Ochaya* at Fushimi Inari Taisha
For many of my readers, hearing the name Fushimi Inari Taisha Shrine conjures images of Senbon Torii (千本鳥居 – the thousands of Torii gates), but in fact there is a lot more to see at the shrine.
Located in the Fushimi ward of Kyoto, a convenient district for traveling from YUMEYAKATA by Keihan line, the shrine now opens its Ochaya (お茶屋) building, an important cultural property of Japan, to visitors from the “Kyo no Fuyu no_Tabi (京の冬の旅)” tour hosted by Kyoto City Tourism Association.
The Ohcaya building was formally located in the domain of the Emperor Gomizuno and transferred to the current location in 1641, to be given as a reward to a subordinate of the emperor. Not many visitors here notice the historical and architectural value of this Ochaya, but the building of Shoin zukuri (書院造り – a traditional Japanese style of architecture) is very elegant and high-toned with some designs of Sukiya zukuri (数奇屋造り – a type of Japanese traditional tea ceremony house) incorporated.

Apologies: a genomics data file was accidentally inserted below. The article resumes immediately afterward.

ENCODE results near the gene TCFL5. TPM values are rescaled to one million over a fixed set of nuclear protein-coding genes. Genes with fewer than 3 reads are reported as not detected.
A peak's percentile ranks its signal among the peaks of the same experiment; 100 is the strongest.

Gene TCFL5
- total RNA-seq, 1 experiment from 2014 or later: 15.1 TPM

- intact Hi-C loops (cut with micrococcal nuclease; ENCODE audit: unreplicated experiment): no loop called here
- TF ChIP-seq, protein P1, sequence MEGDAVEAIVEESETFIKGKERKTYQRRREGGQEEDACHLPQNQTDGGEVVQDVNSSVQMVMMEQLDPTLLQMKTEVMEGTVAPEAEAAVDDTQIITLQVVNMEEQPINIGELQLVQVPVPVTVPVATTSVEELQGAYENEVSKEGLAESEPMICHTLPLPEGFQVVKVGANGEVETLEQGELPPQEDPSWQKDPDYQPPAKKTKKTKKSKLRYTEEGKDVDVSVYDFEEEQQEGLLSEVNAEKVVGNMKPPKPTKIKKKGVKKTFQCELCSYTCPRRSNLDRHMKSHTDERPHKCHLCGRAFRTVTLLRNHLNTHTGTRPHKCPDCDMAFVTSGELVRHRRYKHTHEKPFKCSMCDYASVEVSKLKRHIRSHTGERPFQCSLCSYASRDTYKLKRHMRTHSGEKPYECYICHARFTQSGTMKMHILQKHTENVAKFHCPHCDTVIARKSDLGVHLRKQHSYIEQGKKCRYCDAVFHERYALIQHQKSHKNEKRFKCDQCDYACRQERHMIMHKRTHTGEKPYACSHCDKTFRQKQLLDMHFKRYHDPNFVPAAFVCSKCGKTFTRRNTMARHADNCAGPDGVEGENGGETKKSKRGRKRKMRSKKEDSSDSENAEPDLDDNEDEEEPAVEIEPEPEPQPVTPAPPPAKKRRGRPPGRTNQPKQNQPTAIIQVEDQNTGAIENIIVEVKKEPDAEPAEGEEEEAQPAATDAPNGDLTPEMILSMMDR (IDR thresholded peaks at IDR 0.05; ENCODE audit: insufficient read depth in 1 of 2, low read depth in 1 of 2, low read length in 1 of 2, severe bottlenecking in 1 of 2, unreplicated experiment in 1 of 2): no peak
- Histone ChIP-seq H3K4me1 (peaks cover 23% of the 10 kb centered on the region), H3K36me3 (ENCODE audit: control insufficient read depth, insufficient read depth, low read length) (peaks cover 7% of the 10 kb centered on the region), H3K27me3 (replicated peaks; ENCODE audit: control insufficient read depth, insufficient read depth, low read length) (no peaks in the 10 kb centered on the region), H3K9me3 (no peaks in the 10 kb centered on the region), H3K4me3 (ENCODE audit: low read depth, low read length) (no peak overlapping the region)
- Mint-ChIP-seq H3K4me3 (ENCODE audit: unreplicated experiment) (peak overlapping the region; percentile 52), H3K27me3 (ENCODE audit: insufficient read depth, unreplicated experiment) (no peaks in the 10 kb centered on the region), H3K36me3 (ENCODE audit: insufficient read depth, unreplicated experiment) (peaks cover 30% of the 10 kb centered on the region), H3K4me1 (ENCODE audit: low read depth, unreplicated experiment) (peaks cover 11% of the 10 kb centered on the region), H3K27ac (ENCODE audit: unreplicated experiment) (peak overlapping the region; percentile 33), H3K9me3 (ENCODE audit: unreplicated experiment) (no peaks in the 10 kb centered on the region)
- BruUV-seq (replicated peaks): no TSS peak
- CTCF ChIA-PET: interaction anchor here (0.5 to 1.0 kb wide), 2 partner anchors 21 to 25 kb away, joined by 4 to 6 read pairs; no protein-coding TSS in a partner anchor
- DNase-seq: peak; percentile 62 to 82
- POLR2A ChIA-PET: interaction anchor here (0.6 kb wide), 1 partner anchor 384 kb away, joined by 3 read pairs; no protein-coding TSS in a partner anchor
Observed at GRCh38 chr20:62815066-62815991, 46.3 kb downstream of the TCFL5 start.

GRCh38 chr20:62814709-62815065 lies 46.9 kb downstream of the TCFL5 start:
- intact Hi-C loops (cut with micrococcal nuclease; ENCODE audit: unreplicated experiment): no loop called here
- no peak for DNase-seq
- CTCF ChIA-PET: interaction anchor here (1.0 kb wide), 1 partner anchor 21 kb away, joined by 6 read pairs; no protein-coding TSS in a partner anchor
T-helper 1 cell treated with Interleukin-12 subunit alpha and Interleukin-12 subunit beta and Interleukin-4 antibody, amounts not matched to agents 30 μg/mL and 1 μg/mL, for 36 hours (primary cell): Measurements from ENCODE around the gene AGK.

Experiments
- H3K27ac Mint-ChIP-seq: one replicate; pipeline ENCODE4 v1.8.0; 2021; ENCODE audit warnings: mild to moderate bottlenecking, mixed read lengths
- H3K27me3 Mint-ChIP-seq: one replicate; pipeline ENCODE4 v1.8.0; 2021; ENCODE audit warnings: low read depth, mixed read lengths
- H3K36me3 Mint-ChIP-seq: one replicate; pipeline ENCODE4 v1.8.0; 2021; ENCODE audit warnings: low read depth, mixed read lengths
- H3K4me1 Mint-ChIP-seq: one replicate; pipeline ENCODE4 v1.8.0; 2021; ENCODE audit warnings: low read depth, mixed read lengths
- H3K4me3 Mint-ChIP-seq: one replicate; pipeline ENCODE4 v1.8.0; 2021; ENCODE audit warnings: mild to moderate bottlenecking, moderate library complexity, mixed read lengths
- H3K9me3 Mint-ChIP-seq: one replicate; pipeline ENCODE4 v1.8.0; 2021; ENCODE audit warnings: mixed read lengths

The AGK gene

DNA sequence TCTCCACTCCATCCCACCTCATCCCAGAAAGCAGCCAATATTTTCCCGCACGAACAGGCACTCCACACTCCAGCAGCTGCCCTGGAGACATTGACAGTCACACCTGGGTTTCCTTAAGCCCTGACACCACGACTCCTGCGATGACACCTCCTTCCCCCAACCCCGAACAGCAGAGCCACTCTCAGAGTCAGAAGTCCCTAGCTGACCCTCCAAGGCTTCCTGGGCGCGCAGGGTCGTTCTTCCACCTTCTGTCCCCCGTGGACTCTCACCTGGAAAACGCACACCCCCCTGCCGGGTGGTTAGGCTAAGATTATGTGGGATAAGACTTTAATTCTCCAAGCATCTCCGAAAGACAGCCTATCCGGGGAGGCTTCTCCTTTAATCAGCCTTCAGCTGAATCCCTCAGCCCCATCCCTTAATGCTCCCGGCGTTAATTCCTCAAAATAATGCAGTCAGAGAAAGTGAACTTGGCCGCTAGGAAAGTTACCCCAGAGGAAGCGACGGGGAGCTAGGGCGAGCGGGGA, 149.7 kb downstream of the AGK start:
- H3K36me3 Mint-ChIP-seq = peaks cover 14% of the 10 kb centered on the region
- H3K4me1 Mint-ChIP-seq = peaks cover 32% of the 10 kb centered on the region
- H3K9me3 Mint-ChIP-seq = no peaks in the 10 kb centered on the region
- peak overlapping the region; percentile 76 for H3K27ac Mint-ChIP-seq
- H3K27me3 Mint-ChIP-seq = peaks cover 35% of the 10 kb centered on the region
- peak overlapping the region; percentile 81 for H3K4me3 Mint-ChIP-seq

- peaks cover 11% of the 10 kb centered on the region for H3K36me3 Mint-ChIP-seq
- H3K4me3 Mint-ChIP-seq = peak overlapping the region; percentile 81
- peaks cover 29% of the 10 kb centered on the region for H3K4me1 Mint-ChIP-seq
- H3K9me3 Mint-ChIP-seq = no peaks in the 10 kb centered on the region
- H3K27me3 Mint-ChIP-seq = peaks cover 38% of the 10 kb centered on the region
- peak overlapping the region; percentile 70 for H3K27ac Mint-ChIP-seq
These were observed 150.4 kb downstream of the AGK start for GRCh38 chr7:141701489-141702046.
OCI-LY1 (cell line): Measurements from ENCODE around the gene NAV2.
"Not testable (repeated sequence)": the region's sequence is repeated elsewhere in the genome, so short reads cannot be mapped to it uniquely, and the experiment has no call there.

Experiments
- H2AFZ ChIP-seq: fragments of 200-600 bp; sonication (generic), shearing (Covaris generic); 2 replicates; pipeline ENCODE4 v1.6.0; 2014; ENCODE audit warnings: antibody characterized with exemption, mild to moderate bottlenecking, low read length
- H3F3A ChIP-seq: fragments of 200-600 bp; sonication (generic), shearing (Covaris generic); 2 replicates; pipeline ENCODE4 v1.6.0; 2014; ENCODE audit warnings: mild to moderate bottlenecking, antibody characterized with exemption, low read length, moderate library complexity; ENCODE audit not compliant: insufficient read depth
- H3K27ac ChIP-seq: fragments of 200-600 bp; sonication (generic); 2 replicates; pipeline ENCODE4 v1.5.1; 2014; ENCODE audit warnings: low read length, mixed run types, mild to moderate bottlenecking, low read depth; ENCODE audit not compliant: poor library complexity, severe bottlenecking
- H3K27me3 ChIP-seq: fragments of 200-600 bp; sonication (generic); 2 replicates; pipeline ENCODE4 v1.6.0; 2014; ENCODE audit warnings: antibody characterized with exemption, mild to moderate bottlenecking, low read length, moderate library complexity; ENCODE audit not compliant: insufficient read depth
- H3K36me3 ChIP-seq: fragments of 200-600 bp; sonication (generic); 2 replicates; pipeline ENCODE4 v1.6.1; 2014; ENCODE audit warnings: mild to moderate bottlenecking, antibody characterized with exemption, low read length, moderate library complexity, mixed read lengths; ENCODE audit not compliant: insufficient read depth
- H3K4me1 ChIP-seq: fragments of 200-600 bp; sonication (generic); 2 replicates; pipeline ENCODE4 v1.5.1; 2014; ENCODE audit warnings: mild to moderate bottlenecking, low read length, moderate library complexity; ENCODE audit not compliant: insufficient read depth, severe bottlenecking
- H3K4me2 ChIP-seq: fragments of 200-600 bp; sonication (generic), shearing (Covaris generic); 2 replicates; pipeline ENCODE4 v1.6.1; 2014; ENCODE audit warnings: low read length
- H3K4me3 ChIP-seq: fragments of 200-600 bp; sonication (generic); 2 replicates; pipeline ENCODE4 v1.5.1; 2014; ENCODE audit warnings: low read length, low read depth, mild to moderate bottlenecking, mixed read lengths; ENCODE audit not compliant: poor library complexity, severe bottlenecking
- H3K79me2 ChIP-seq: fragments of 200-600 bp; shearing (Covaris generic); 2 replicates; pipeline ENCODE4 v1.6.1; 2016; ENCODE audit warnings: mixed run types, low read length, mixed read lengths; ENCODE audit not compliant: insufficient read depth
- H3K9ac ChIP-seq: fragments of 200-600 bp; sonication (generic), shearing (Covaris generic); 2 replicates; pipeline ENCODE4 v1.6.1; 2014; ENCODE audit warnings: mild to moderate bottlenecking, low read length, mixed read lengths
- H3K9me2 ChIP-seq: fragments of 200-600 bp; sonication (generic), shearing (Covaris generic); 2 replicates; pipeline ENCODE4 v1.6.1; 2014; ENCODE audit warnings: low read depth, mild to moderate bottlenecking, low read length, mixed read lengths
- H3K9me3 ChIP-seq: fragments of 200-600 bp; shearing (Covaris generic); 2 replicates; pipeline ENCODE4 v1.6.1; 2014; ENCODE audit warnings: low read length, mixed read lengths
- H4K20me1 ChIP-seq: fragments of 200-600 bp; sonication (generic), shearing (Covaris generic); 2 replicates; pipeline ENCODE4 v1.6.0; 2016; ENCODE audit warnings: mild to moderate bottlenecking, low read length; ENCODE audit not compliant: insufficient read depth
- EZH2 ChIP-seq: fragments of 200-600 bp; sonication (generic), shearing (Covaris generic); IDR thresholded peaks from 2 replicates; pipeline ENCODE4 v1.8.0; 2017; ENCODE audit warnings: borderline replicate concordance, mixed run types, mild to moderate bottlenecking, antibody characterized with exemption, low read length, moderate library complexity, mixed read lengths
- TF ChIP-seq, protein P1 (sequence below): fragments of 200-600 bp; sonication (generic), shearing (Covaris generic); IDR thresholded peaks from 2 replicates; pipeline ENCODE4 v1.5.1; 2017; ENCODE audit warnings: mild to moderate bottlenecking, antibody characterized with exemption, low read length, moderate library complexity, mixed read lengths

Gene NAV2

Senbon Torii and Honden (本殿 – Main hall) in vivid Vermilion red on the premises are very beautiful indeed. However, if you wish to enjoy a higher quality trip, it is really worth visitng Ochaya which rarely can be seen.
Ochaya*: Though Ochaya means a tea house in Japanese, the Ochaya at Fushimi Inari Taisha shrine is not used as a guest house nor tea ceremony house.
5 mins. on foot from Fushimi Inari station, Keihan line